A key component in developing the natural gas surrounding Tucumcari in the Tucumcari Basin will be the plant scheduled for construction south of town in the next few weeks.
That plant will remove the impurities — chiefly nitrogen — from the gas before sending it on its way to consumers.
“It’s a fairly simple process,” said Brian Powers, a spokesman for Kendall Energy. “You just make everything cold.”
Cold as in 295 degrees below zero.
Powers said a two-inch pipe is surrounded by 12 inches of insulation on each side for a total 26-inch pipe.
The plant is so concerned about heat loss that a single light bulb in the wrong place can throw off productivity, he said.
Of nearly 40 natural gas plants in the United States, more than half don’t work right, Powers said.
One plant took more than a year to get operational, and it still experienced problems, he said.
But the Tucumcari plant will be different because it is modeled after one of the plants that does work, Powers said. The key to the plant is its brazed aluminum heat exchanger, which is guaranteed to meet specifications every time.
“We’re really happy, because we know it will work,” he said.
The plant will also feature a detailed instrumentation package, he said. “It’s an engineer’s dream. … If there’s a hiccup in the deal, the engineer will be able to find it.”
Depending on how much nitrogen is in the raw natural gas, phase one of the plant will process an estimated 18 million cubic feet of natural gas, he said. The brazed aluminum exchanger will be able to handle between 3 percent and 40 percent nitrogen. The plant will be mostly automated, so will probably only employ two people, he said.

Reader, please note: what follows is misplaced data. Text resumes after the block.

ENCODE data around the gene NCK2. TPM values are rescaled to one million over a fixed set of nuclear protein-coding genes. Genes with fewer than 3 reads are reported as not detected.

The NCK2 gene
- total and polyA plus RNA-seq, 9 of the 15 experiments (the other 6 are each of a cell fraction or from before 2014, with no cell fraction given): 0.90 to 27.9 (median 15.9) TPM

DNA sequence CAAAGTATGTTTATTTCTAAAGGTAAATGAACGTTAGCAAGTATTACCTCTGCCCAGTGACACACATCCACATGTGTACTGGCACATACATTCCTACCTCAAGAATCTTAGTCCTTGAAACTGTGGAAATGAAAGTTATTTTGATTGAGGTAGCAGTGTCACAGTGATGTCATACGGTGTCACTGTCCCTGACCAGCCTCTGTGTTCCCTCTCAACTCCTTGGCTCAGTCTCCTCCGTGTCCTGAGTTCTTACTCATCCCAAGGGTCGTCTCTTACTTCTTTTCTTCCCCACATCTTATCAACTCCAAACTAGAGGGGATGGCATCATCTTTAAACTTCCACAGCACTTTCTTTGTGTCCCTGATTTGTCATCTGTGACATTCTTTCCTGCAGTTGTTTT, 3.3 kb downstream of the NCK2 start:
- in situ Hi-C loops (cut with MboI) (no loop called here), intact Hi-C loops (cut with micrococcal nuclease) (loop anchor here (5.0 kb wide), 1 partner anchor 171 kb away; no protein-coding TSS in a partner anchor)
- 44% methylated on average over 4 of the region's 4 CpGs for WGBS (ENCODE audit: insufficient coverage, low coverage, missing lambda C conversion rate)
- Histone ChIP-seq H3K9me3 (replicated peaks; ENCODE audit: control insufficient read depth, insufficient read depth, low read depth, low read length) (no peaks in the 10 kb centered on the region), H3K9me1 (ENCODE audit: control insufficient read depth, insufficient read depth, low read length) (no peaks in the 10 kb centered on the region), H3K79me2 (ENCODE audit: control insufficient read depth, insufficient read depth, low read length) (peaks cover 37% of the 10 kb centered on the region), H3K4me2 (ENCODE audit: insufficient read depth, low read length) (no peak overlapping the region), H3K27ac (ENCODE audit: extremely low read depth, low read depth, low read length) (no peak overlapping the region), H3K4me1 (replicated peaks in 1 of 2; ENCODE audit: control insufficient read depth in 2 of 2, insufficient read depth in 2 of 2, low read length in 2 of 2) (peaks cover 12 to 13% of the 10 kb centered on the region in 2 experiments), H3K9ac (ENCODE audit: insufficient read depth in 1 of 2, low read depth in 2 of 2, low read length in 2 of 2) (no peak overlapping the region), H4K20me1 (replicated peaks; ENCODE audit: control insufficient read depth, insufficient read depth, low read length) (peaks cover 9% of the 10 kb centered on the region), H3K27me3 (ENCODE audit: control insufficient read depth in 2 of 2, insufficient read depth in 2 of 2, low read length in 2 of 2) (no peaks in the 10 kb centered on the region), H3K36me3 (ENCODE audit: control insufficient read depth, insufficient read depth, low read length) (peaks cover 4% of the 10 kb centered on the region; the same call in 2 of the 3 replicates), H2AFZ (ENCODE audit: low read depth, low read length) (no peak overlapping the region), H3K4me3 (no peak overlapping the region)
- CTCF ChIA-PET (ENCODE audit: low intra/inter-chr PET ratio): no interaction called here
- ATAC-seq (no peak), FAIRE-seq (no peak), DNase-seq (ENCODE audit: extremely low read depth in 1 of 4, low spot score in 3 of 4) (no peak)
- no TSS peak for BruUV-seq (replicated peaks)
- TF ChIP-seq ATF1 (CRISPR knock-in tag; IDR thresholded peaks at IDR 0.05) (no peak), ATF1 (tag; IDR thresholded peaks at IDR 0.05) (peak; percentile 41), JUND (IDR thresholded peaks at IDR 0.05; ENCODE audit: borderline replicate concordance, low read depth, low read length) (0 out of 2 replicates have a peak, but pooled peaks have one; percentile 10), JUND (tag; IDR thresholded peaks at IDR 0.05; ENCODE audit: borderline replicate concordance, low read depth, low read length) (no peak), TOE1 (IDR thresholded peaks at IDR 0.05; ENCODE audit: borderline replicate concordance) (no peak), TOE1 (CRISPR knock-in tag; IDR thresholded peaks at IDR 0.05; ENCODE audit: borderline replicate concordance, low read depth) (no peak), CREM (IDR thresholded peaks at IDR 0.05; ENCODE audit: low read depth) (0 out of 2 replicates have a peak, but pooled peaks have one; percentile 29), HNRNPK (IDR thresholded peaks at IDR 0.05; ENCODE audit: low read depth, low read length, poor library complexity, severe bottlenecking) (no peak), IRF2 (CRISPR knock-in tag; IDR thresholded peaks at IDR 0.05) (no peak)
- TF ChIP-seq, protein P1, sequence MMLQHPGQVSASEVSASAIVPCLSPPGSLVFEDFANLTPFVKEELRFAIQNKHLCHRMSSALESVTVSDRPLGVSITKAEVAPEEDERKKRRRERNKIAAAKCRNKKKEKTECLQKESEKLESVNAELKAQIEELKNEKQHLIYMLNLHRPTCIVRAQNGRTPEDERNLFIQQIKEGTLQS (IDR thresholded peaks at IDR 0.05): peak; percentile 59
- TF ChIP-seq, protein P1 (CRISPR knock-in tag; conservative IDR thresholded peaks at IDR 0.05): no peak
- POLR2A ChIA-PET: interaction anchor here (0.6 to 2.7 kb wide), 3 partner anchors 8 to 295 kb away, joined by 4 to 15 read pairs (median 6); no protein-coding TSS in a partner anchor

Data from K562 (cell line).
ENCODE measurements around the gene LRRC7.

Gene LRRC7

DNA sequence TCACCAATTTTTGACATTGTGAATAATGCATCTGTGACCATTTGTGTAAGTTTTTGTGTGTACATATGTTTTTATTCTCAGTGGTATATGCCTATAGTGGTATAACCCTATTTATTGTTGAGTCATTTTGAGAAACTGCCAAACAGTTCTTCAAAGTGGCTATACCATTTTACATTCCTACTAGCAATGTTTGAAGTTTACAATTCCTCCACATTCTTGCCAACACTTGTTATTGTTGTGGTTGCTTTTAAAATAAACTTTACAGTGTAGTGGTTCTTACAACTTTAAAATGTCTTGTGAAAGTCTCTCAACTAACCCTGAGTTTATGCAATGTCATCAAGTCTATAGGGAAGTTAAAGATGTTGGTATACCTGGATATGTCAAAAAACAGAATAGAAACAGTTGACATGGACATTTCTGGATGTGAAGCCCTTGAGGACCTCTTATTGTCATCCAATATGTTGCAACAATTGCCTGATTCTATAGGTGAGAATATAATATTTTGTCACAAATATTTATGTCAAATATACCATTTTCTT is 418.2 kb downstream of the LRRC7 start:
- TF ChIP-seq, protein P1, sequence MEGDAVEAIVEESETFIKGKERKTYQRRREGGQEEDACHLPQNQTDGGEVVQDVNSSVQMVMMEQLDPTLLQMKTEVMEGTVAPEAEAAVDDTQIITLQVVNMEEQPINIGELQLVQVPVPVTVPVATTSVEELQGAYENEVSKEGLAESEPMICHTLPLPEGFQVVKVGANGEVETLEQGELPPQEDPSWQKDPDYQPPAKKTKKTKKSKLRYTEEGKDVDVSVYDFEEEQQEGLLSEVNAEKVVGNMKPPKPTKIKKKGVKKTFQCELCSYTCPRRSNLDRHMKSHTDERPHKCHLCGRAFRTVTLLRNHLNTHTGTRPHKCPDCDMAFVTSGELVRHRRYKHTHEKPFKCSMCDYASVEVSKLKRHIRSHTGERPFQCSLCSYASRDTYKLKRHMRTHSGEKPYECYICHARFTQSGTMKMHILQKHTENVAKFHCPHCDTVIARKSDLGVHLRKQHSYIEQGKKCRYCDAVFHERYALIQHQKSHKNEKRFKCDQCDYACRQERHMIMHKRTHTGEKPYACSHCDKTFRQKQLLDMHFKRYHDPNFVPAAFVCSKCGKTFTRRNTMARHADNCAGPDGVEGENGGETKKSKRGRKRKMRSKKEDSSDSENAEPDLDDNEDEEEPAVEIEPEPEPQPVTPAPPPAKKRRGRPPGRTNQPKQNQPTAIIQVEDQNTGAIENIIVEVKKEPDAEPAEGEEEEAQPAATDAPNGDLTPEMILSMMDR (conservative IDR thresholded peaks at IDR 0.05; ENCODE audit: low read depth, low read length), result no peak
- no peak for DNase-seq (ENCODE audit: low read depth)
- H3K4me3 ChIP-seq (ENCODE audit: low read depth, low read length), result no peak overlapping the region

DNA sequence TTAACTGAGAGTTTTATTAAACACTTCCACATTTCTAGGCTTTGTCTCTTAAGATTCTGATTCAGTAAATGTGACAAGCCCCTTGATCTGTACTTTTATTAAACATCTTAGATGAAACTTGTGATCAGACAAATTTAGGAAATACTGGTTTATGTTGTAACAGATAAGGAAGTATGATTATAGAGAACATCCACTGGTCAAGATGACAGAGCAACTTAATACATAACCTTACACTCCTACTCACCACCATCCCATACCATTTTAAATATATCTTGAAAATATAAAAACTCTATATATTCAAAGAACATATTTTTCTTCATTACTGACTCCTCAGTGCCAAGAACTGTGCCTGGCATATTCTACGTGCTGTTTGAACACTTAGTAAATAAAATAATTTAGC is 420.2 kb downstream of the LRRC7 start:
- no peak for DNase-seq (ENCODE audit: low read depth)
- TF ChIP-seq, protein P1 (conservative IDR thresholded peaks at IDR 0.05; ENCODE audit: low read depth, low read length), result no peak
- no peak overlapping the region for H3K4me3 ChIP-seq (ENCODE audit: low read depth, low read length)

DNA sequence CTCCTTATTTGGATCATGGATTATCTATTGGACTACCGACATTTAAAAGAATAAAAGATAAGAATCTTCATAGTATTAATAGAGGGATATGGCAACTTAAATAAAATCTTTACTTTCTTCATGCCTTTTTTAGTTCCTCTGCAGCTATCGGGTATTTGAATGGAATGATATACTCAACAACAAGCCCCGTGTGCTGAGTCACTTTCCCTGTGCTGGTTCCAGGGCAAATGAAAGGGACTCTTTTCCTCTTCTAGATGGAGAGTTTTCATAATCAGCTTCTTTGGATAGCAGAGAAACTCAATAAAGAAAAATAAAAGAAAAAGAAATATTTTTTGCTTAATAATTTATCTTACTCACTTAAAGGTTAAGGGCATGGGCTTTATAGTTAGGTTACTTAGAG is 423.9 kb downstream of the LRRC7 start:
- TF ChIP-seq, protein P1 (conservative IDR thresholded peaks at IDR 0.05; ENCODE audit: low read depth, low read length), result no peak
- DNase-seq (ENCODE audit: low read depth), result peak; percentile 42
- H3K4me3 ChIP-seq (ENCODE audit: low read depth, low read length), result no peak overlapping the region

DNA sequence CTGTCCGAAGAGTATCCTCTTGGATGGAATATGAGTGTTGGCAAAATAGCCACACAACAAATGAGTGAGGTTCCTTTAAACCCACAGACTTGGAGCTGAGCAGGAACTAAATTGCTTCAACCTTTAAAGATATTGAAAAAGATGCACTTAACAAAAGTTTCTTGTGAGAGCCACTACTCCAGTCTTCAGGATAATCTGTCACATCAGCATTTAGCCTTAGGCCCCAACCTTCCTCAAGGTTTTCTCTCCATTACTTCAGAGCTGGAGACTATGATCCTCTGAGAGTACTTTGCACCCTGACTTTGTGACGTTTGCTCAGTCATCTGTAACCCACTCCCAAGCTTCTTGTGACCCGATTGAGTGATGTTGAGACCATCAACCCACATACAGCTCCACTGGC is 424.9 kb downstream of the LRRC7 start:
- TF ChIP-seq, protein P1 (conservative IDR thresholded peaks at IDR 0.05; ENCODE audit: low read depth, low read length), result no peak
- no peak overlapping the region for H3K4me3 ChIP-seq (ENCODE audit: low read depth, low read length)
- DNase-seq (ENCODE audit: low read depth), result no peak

But phase two will be much larger, processing closer to 50 mcf a day (with an average nitrogen content of 20 percent) and employ 10 full-time people, plus contract labor.
The larger phase two will be a scaled up version of phase one, so should be just as reliable, Powers said.
The plant will also allow for another company to add on to recover the helium found in the Tucumcari Basin and piping natural gas byproducts to a fractionalization plant in Hobbs.
“This is quite a plant — quite a feat,” Powers said.
CKG Energy, which is digging natural gas wells and building a pipeline, brought in the Houston-based Kendall Energy said CKG’s Rick Partain.
Powers said Kendall was already familiar with the area, since they had investigated taking over the city of Tucumcari’s ethanol plant outside of town before deciding it was not feasible.
The Tucumcari Basin covers an area of approximately 6,000 square miles. It sits astride Interstate 40 between Santa Rosa and the New Mexico-Texas state line, extends north into San Miguel County and south as far as Fort Sumner
The oil and gas are generated from the remains of organisms, chiefly plants and algae, trapped within the sediments when they were deposited millions of years ago.
— source: Horizons 2002 — A publication of NMT’s Research and Economic Development Division.